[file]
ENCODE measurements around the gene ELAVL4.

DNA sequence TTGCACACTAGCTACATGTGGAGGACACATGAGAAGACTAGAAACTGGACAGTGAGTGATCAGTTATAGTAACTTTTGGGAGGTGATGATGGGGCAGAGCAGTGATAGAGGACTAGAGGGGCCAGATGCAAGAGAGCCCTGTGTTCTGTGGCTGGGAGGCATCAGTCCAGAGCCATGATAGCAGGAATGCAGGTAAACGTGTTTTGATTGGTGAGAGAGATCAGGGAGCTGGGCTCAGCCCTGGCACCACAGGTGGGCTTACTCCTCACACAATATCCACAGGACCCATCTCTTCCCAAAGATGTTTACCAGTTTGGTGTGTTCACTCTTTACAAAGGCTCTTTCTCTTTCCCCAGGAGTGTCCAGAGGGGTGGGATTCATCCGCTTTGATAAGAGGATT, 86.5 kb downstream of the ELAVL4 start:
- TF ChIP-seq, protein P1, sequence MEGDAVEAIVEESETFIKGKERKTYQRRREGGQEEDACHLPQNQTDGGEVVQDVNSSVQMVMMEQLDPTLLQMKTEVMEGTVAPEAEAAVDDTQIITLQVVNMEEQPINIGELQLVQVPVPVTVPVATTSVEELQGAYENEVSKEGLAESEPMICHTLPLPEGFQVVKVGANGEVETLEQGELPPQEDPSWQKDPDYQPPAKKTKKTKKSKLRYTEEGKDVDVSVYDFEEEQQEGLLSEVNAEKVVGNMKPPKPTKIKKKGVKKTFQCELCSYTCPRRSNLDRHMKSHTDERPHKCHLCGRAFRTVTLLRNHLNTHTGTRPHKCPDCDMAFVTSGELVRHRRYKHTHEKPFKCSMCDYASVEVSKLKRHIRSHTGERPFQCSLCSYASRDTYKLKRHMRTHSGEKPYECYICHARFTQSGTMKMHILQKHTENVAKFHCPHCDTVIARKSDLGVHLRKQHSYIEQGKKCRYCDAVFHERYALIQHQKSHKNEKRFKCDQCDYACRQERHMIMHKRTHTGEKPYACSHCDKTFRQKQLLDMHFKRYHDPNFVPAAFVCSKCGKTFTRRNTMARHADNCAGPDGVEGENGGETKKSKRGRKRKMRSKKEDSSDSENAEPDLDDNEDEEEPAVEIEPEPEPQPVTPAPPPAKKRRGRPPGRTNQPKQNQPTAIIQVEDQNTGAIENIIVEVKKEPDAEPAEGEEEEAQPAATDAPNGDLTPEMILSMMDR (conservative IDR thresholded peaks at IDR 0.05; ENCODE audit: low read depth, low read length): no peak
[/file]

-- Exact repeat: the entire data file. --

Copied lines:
ENCODE measurements around the gene ELAVL4.

DNA sequence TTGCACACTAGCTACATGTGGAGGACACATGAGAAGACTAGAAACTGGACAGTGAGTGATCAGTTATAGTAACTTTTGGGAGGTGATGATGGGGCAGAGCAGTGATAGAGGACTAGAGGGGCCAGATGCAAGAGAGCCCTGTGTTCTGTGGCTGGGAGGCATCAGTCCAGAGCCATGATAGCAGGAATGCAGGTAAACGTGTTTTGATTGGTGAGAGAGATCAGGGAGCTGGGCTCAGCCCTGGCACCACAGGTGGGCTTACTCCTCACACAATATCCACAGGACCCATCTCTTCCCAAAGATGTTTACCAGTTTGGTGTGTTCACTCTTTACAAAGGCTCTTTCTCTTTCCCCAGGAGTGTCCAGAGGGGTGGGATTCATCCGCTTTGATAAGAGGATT, 86.5 kb downstream of the ELAVL4 start:
- TF ChIP-seq, protein P1, sequence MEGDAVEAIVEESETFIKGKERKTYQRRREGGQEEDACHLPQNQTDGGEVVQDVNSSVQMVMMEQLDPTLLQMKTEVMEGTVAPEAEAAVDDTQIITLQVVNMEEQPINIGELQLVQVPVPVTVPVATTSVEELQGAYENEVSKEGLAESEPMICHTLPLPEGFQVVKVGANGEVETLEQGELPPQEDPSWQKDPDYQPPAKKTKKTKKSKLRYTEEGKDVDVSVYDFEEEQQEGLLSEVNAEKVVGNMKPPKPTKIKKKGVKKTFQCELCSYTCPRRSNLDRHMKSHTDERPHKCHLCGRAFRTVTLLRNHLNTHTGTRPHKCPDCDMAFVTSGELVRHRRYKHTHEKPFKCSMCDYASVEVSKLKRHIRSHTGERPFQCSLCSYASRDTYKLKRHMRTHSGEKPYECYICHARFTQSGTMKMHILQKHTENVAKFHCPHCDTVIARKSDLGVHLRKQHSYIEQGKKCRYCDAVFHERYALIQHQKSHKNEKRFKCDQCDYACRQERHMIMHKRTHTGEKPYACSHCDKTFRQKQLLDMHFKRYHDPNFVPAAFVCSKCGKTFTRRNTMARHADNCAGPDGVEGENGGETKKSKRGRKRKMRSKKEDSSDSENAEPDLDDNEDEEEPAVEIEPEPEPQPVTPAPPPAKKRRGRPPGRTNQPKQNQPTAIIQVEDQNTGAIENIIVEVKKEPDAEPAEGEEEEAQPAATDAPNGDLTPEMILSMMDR (conservative IDR thresholded peaks at IDR 0.05; ENCODE audit: low read depth, low read length): no peak